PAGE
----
Bean, a nickname which has stuck longer than its origin, sits in front of a small black laptop lying on the kitchen table. An empty bottle of Gilbey’s gin lies on its side in the window sill, aimed at a silhouetted spider plant. The spider plant shoots stems and leaves relentlessly at the hapless bottle. Past the glib Gilbey’s bottle and beyond the window pane, sits an empty football stadium. Bean stares blindly at the computer screen and then at the empty stadium.
“Whatcha doin?” Nance steps gingerly down the steps into the kitchen. Her long straight brown hair meets the middle of her back and contrasts with his curly black mop. His hair is long too, but it stays high up on his head, wild and unruly.
“Writing a story.” An edge of defensiveness skitters from his voice enveloping the response.
She opens the avocado green fridge and pulls out a yogurt, stripping the aluminum top off with the noise of tape peeled off wet skin. Then she bumps the avocado green door shut with her ample butt. “What’s this one about?”
“It’s about a guy who can’t write a story.”
“That’s a great idea.” The words ooze from her lips, the largest glop dripping from ‘great’. Her grin suggests patience, but she continues … “Next story should be about a guy who can’t write a resume’”
“Thanks. Needed some inspiration.” Bean pretends to type.
She finishes the yogurt with a hollow scraping noise from the spoon on the inside of the plastic container and throws the empty yogurt container into the trash bin. It requires a push from her hand, leaving the hinged top swinging. She places the spoon in the silverware rack of the avocado green dishwasher and moves toward the door. “We’re going out with Geena and Scott tonight. Don’t worry, I’ll pay for you.” And she is gone.
Three hours later he plays poorly at a game of cards on the computer. The stadium remains empty. The glib Gilbey bottle still lies on its side impotently guarding the window. A lanky Hispanic man walks into the kitchen. “Hey bro . . . Wastin another day?” He reaches into the avocado green fridge, pulls out a lime and a half empty bottle of tequila. “Share some breakfast with me.”
“Yeah, looks like your writing man.” He flips his long black hair from his face with a swing of his head and slices the lime eight ways. “Okay, f’real. What about?”
Bean answers, “About a guy who can’t write a story. It’s a synecdoche for my life.”
“That’s gotta be the dumbest thing I ever heard, bro. And what the hell is a synec … whatever, anyway?” He laughs and pushes a slice of lime and a double shot of tequila across the table.
“You’re passing me tequila at eleven-thirty in the morning and telling me I have a dumb idea?” The writer drinks and follows with a slice of lime.
“At least I have a job, man.” He drinks his turn.
“You’re in a band, Javi. It’s not a job.”
“Shit man, I made more in the past two weeks than you made last year. . . . The bar we play at needs a bartender. Come with me this afternoon and get a job.”
“You give me tequila and then take me for an interview?”
“I didn’t say you’re gonna work today, bro. I always have a buzz on before I go in. You help us set up this afternoon and I’ll introduce you. Our band makes the owner lots of money. He’s cool. He’ll hire you.”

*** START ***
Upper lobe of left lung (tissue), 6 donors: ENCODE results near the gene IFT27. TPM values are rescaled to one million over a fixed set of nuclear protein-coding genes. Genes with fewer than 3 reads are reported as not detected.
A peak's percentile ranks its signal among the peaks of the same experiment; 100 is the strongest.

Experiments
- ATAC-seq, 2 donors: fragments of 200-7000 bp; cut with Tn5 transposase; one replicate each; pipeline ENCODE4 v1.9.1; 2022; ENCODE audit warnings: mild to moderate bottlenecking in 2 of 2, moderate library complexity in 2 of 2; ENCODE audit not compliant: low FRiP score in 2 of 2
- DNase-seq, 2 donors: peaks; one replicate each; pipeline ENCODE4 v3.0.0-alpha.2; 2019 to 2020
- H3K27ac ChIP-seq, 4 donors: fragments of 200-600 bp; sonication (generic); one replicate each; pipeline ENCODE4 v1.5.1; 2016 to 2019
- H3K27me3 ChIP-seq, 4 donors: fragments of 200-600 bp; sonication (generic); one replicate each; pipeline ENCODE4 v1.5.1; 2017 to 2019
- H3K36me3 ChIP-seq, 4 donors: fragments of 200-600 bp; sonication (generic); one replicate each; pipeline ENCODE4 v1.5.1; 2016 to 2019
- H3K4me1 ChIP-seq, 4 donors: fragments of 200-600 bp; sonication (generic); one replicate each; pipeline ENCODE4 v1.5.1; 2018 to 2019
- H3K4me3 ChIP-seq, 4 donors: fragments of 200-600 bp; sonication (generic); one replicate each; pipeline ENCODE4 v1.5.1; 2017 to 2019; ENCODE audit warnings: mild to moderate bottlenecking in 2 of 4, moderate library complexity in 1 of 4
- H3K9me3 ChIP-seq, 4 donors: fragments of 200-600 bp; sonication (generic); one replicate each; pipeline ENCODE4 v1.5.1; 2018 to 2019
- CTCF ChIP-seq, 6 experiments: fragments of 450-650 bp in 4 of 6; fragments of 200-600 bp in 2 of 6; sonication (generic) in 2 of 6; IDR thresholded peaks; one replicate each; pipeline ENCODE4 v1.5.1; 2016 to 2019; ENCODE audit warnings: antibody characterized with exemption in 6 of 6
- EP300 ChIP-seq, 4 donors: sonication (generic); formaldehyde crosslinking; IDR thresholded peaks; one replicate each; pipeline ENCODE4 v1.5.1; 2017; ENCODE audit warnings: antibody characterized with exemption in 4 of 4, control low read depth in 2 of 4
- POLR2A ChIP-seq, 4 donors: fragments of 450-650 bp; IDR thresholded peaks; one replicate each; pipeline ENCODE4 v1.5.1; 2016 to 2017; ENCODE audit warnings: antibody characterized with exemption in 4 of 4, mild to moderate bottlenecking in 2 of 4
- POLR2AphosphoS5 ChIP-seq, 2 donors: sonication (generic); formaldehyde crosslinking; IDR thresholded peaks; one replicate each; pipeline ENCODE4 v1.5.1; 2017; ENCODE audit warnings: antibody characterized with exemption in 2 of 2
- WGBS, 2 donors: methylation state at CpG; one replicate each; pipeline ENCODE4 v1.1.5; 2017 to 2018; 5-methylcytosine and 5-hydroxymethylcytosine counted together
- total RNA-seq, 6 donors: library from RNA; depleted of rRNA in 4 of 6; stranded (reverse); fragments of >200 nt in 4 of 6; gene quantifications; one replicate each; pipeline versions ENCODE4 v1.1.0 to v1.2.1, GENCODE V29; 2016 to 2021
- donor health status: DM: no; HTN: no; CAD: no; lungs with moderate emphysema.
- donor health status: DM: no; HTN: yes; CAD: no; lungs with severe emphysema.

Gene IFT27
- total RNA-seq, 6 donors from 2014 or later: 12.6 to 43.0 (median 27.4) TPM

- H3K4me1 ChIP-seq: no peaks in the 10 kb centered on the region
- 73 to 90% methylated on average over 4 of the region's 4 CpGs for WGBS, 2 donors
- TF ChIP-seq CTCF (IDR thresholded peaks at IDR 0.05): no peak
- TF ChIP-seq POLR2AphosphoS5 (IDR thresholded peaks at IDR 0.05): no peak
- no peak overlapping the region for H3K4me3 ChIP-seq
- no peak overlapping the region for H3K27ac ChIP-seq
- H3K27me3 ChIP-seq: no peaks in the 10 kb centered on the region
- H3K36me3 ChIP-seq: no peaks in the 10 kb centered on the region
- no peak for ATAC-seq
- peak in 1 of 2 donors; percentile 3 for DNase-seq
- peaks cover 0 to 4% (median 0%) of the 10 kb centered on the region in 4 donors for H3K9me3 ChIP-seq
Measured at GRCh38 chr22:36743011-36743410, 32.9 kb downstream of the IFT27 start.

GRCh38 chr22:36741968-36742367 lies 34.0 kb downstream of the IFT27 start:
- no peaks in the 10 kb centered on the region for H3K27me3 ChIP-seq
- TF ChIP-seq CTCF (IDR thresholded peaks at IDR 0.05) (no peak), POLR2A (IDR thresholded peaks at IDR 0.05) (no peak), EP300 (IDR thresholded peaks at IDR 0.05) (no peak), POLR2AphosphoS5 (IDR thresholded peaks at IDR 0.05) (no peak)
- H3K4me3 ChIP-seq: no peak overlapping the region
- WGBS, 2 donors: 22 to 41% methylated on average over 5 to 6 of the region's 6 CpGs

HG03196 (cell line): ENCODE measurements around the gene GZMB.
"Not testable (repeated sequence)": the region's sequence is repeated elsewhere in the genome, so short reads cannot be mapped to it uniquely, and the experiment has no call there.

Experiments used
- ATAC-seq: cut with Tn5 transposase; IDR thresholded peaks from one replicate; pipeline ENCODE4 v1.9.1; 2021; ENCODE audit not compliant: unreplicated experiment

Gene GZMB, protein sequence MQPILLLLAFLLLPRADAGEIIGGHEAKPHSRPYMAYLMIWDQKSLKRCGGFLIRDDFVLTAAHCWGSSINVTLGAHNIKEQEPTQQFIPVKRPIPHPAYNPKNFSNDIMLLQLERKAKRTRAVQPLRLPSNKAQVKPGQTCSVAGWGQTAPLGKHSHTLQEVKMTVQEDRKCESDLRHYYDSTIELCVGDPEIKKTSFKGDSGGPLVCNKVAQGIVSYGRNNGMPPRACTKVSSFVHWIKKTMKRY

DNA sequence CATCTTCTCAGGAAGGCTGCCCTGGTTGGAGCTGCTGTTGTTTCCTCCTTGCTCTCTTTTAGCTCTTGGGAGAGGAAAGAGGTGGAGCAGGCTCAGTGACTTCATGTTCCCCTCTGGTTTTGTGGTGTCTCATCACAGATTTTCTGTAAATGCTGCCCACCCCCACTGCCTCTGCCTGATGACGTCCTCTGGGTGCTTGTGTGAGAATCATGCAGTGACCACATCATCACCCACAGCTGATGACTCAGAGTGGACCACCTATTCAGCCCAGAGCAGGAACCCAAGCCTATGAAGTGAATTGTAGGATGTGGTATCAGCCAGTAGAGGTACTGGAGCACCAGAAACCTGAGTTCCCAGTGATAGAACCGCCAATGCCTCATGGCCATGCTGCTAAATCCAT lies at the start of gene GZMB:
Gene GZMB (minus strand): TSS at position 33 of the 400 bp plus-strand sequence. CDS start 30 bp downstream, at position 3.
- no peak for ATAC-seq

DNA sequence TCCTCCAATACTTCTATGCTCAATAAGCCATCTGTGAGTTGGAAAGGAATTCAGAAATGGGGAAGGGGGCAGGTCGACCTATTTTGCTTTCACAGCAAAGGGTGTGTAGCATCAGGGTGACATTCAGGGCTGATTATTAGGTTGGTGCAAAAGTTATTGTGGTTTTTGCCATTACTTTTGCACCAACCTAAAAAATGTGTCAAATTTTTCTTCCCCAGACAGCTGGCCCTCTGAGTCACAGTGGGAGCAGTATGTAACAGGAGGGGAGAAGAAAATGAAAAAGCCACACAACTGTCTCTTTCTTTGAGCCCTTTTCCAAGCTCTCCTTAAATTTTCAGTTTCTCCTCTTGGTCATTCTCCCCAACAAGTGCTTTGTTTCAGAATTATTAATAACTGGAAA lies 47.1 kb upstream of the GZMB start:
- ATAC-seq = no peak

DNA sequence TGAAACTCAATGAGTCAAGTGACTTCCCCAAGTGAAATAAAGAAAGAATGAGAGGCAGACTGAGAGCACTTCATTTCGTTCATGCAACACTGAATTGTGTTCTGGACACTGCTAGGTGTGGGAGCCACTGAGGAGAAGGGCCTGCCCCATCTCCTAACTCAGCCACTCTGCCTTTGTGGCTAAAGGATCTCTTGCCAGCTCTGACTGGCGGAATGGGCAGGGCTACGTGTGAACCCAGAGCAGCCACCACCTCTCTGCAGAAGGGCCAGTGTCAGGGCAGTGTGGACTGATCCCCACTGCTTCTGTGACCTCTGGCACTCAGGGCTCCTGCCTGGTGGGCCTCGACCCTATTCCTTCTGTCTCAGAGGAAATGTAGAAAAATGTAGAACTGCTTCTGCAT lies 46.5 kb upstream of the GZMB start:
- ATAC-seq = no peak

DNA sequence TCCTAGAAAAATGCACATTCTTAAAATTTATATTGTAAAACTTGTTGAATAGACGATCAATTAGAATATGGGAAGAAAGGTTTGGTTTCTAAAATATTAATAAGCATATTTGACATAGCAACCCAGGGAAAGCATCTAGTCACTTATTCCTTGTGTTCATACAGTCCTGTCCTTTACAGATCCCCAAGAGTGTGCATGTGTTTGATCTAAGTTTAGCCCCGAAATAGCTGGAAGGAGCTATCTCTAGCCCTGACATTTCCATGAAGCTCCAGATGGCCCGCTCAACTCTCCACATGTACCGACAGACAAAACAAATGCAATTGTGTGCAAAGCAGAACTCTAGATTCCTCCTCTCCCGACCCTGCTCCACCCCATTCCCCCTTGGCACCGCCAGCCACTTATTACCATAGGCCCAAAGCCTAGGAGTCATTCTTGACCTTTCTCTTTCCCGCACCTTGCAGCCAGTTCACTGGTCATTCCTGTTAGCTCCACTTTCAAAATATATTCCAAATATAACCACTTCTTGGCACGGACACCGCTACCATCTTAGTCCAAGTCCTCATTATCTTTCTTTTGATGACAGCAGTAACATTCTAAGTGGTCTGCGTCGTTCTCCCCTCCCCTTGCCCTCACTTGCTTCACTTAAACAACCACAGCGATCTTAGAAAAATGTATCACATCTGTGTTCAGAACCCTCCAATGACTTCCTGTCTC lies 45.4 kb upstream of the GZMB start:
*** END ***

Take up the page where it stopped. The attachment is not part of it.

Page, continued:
A double shot washes down each exchange of conversation. Finally, the last demon drops from the bottle with a plop into the shot glass. Javi speaks. ”Help me get the devil out.” This term, to Javi, as Bean already knew, represented a simple albeit somewhat dangerous ritual performed on an empty bottle of tequila.
The devil, from Javi youth, screams icy Dante-esque three faced gnawing skin peeling tortures of hell; or a Milton-esque creature whose allure raises the hairs on one’s back as easily as the evil he brings those who seek him out. Nowadays Javi, of course, places no faith in ancient tales or superstitions. He rarely even thinks of them. The creature’s name comes up mainly during juvenile drinking games and meaningless oaths.
Bean’s understanding of the devil is less defined and less focused. He read Dante and Milton for exercise only. His religious school hardly mentioned the creature. This young man with dark curly hair knows a devil that tested Job and crawled in the grass, but he did not study the four horsemen.
So much for religious schools and children’s dreams; the story has already moved on to the juvenile drinking rite. The two young men take turns rubbing the empty bottle of tequila. They rub the bottle with a slightly inebriated gleam of concentration which often accompanies drunken exercise. After about five minutes of rubbing, Bean grabs a lighter, flicks the flint. Then Javi unscrews the top of the bottle and tips it to the lighter. A gentle ‘whoosh’ of flame gushes from the mouth of the bottle.
The young men will eventually know evil on a par with the strongest of their demons; they will pay the cost of aging. Today, however, one will get a job and the other will play a few silly songs on an electric guitar.
Bean leans back in his chair. “Yeah, I’ll go with you to the bar. It’s a stupid idea for a story.” Bean deletes the story without saving and shuts down the computer.
About the Author
Baruc Avrim lives in the Kansas City area. He has numerous stories in various stages of completion. Besides writing, he enjoys his children and mountain biking.